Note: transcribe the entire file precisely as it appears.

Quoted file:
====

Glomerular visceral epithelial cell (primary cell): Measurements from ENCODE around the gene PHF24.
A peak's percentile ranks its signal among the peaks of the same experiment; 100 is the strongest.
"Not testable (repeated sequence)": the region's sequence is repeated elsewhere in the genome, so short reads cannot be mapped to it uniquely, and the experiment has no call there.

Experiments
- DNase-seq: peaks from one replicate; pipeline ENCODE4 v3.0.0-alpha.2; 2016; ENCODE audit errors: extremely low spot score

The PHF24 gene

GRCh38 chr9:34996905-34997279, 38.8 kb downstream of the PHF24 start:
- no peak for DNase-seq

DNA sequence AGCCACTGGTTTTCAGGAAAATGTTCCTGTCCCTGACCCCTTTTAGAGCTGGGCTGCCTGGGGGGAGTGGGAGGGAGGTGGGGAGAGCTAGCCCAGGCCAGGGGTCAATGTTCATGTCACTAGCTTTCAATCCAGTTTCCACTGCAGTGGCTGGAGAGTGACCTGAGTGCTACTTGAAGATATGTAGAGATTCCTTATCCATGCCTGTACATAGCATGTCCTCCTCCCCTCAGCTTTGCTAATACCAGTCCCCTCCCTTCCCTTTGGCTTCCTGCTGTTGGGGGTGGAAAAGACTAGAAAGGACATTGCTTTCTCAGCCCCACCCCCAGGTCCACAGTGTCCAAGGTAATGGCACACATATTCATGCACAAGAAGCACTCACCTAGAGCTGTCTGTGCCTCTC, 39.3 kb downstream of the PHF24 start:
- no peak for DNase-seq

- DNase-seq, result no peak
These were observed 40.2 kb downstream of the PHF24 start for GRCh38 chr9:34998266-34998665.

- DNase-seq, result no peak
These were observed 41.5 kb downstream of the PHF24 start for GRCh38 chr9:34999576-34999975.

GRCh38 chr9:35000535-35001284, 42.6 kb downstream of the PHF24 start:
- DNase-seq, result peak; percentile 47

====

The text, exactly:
Glomerular visceral epithelial cell (primary cell): Measurements from ENCODE around the gene PHF24.
A peak's percentile ranks its signal among the peaks of the same experiment; 100 is the strongest.
"Not testable (repeated sequence)": the region's sequence is repeated elsewhere in the genome, so short reads cannot be mapped to it uniquely, and the experiment has no call there.

Experiments
- DNase-seq: peaks from one replicate; pipeline ENCODE4 v3.0.0-alpha.2; 2016; ENCODE audit errors: extremely low spot score

The PHF24 gene

GRCh38 chr9:34996905-34997279, 38.8 kb downstream of the PHF24 start:
- no peak for DNase-seq

DNA sequence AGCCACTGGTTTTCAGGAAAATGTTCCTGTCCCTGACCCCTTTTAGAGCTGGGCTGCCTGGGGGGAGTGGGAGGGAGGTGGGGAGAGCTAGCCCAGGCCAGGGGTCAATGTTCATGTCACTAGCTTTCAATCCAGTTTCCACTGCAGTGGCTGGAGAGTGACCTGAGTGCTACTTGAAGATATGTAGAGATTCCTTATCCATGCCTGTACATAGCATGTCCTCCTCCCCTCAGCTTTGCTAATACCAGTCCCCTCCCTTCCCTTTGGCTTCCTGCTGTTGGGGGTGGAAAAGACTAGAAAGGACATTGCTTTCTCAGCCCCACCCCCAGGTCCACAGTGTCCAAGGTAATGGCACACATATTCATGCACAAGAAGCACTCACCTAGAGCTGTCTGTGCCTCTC, 39.3 kb downstream of the PHF24 start:
- no peak for DNase-seq

- DNase-seq, result no peak
These were observed 40.2 kb downstream of the PHF24 start for GRCh38 chr9:34998266-34998665.

- DNase-seq, result no peak
These were observed 41.5 kb downstream of the PHF24 start for GRCh38 chr9:34999576-34999975.

GRCh38 chr9:35000535-35001284, 42.6 kb downstream of the PHF24 start:
- DNase-seq, result peak; percentile 47